From the editor’s desk
There are two public holidays this month – Family Day and Freedom Day. One used to be a religious holiday, the other is linked to our democratic history marking the day of our proper liberation which came on 27 April 1994.
I was living in the U.S.A. at the time and this was the first vote I participated in along with the majority of South Africans.
Standing in front of me in the queue outside San Francisco
City Hall along with a few thousand South Africans was a young woman who hailed from Empangeni in KwaZulu-Natal. This was a fascinating moment, because I grew up in a small farming area called Nkwalini around 40km up river from Empangeni in the heart of Zululand.
We spoke to each other in isiZulu. It was only later that I realised the full extent of our symbolic conversation, she a black South African, me a white. Both standing to vote as citizens living outside South Africa in a foreign country.
A few months later I was back in South Africa. While this is a personal note, the national note to this day remains poignant when we remember those who fought for our freedom. Freedom Day is to be relished particularly by those who recall the days before 1994 and we must not take our freedom for granted.
27 April 1994 was the day that colonialism and oppression ended on paper with each one of us marking our votes. We must honour the memories of those who are no longer with us and who gave their lives so that we can live in a country with the world's best Constitution.The message is simple: vote.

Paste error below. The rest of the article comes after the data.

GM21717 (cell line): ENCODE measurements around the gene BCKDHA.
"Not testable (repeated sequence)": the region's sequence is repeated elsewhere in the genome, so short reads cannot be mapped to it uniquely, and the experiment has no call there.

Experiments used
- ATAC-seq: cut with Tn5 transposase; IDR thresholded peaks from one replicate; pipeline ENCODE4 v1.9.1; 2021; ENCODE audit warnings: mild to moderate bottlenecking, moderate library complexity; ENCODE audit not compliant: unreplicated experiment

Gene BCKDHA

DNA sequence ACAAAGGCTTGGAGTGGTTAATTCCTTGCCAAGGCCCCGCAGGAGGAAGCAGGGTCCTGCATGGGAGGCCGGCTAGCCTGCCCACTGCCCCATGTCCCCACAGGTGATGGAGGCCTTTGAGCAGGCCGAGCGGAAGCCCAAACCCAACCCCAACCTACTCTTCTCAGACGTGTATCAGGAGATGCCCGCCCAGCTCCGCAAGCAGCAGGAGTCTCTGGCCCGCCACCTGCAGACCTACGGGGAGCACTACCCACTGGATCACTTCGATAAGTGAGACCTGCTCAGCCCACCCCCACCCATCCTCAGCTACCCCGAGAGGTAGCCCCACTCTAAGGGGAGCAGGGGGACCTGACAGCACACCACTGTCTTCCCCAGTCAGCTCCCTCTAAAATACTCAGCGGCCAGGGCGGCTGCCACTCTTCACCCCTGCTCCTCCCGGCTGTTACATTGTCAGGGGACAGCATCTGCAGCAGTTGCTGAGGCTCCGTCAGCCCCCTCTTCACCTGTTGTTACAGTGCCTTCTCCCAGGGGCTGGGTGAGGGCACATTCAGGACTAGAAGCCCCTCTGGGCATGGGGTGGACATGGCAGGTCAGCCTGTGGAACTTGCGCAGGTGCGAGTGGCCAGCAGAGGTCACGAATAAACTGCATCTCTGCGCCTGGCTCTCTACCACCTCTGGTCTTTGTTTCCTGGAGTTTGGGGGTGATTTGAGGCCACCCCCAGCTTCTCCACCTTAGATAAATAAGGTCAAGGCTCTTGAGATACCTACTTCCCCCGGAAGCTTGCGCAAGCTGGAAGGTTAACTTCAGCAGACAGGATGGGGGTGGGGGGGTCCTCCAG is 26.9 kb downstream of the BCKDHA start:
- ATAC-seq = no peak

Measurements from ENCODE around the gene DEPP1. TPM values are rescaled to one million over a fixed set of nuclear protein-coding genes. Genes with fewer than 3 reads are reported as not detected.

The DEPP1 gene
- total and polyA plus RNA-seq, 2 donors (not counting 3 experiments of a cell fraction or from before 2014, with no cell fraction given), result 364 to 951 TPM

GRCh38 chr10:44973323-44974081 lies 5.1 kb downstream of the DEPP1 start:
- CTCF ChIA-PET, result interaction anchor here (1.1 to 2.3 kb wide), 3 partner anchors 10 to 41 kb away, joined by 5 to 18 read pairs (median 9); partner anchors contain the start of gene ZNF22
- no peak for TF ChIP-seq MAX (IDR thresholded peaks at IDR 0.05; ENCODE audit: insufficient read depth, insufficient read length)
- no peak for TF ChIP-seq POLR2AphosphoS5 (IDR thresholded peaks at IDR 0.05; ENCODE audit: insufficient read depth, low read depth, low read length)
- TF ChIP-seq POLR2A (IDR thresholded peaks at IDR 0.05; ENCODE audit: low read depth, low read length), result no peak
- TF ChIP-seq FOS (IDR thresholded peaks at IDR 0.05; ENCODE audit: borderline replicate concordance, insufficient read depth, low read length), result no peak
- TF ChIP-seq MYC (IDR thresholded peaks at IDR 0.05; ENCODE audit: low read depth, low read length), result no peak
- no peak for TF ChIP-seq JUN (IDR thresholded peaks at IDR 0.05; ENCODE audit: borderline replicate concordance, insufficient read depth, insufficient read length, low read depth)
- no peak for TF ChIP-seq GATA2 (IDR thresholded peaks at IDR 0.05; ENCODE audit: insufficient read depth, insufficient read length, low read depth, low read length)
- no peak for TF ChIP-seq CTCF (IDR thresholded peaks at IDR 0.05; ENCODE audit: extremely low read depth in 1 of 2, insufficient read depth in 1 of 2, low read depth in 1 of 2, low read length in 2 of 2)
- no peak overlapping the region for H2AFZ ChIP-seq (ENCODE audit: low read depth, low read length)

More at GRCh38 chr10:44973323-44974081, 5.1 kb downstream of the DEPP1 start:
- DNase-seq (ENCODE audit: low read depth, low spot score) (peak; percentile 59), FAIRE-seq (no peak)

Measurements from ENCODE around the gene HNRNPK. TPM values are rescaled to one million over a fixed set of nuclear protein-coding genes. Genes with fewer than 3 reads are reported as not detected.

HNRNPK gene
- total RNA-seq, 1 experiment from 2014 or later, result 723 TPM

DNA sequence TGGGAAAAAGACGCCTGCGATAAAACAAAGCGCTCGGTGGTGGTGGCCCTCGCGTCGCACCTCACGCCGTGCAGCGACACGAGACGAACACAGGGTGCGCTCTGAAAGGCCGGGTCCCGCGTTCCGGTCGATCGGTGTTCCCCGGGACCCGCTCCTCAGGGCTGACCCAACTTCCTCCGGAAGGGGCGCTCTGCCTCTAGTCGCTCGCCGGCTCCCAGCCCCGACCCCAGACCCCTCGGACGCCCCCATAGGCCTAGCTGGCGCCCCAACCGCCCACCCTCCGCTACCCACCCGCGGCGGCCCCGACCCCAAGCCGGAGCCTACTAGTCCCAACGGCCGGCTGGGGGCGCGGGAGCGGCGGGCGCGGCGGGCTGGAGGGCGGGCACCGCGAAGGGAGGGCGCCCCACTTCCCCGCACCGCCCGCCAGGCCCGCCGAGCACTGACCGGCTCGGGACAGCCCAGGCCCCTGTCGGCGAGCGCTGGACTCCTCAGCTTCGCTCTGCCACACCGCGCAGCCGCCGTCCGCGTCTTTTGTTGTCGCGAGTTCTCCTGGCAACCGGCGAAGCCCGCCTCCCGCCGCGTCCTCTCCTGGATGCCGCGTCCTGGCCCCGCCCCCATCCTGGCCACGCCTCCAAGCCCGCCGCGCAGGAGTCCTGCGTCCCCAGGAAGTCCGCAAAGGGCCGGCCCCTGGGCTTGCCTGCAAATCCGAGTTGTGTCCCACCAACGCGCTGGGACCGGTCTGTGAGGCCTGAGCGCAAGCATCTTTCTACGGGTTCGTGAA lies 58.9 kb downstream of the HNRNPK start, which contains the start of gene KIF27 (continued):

It has been a month since the Independent Electoral Commission's Voter Registration weekend where South Africans had the opportunity to check whether their data was correctly captured on the voter's roll and also register to vote. In recent years the percentage of people voting has dropped slightly.This is disappointing.
The turnout of registered voters in the 2014 elections was 73 percent which was a four percent decline on the last two elections' turnouts of 77 percent.The right to vote is taken for granted perhaps by some who are now living in an era where it has always seemed to have been part of our democratic landscape. It is still an emotional experience even after over a quarter of a century to stand with my fellow citizens and to mark my cross where I see fit.
While we feel mentally emancipated, we are not free of poverty, unemployment, bigotry, racism and economic oppression. It is only through a simple yet powerful right that we continue the process that our struggle heroes waited so long to experience.